Before I share my review, I want to let readers know that WordPress has forced over the new editor. I am a creature of habit who doesn’t like change, especially when it’s not as easy to navigate. So I apologize if this post isn’t up to snuff.
Alex and his wife Trish have spent their lives trying to recall the night they lost their best friend, Sam, to the Forest. An event that neither of them fully remembers. They are still reeling from the loss of their son a decade after the fact. The two are carrying a lot of pain, and they might need to figure out the past to move on. Told in alternating timelines and pov’s, The Forest is a slow-creeping horror, slowly pieced together for an intense read.
I was confused for the first few chapters. I didn’t quite understand what was going on. The conversations with the couple were vague and superficial and got repetitive at times. The vague is made clearer the more you read. After I got through the initial few chapters, I found myself drawn into the terror and confusion. The Forest is a highly atmospheric book, and it draws on our innate fear of the unknown. This is a subtle horror. Even before they are in the thick of it, you aren’t sure what you fear, but you can feel it starting to creep in. Nicely done.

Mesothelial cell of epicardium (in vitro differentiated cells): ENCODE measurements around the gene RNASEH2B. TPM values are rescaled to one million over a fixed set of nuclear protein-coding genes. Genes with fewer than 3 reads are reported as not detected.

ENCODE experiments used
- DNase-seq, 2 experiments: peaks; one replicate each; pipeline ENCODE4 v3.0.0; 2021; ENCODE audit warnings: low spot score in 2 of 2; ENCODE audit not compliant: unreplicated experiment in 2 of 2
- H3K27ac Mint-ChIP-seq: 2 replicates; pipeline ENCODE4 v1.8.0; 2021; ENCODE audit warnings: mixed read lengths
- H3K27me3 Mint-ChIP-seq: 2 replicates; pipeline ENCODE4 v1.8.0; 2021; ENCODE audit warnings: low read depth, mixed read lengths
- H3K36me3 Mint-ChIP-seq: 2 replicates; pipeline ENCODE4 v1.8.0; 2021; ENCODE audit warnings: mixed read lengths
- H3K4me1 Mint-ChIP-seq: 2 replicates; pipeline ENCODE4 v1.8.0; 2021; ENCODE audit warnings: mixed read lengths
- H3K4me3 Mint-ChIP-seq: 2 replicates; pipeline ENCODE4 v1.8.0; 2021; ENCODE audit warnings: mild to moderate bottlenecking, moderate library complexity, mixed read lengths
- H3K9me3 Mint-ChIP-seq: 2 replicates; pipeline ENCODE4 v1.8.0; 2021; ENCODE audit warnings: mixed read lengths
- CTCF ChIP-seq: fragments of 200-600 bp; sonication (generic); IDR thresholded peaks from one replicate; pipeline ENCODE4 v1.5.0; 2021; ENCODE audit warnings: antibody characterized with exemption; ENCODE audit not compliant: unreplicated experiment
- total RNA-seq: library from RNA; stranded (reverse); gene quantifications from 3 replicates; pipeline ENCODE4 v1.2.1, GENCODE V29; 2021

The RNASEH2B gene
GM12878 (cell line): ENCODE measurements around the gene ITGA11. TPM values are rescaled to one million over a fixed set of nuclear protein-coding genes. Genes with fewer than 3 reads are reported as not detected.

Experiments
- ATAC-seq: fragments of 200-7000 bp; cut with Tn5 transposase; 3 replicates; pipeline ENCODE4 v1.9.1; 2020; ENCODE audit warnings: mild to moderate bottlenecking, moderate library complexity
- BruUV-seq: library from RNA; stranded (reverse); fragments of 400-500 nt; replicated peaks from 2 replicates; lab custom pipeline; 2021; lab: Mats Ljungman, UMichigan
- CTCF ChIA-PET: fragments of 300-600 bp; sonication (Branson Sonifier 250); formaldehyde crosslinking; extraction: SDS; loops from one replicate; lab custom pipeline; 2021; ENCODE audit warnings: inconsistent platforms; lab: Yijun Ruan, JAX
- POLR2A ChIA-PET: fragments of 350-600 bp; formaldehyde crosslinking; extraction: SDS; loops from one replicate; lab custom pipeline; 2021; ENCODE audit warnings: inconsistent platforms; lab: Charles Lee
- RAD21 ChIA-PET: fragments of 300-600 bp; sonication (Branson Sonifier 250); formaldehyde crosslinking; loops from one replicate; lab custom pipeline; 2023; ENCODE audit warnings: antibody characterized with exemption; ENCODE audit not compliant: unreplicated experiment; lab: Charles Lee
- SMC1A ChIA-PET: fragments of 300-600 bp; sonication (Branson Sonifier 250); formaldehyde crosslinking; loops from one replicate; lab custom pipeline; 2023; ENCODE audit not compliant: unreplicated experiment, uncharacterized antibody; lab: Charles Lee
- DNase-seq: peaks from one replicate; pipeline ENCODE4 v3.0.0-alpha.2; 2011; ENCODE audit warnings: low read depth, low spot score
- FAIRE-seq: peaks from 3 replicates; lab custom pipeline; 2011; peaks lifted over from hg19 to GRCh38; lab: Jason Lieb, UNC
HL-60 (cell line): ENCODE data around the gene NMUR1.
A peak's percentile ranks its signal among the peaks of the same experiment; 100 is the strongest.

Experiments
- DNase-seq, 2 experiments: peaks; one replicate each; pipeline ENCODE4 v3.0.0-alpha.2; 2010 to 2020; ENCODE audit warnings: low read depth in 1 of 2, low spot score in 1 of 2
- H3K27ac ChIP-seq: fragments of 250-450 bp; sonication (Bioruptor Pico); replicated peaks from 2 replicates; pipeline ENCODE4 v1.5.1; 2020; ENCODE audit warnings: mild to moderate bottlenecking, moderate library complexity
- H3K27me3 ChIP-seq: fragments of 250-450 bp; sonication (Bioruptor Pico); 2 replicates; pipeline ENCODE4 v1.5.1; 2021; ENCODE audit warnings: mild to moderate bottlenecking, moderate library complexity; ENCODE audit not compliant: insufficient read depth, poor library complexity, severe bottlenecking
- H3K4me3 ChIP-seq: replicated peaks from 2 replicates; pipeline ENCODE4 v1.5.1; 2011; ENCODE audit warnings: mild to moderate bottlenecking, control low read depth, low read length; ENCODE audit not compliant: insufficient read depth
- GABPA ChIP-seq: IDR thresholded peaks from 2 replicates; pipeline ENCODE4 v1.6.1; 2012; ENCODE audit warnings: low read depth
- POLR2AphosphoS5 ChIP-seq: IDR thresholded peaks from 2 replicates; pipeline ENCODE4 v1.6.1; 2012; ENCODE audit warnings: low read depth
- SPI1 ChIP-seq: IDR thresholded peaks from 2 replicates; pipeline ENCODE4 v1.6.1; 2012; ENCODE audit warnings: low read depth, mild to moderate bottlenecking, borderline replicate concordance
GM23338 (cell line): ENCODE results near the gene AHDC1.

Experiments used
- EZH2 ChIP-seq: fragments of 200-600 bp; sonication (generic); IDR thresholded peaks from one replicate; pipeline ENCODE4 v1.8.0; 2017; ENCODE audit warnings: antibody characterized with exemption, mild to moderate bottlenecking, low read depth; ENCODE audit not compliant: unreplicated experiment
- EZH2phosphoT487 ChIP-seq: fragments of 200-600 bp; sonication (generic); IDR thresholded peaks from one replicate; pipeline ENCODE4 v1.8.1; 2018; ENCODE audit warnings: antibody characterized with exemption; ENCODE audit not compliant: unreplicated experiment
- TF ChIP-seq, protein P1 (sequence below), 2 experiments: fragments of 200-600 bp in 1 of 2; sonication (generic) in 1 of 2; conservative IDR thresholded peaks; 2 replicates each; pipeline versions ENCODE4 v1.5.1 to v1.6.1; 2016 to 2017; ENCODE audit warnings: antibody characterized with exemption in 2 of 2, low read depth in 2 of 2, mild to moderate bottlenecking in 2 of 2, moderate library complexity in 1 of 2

The Forest is available on Amazon for 99 cents, it’s enrolled in KU.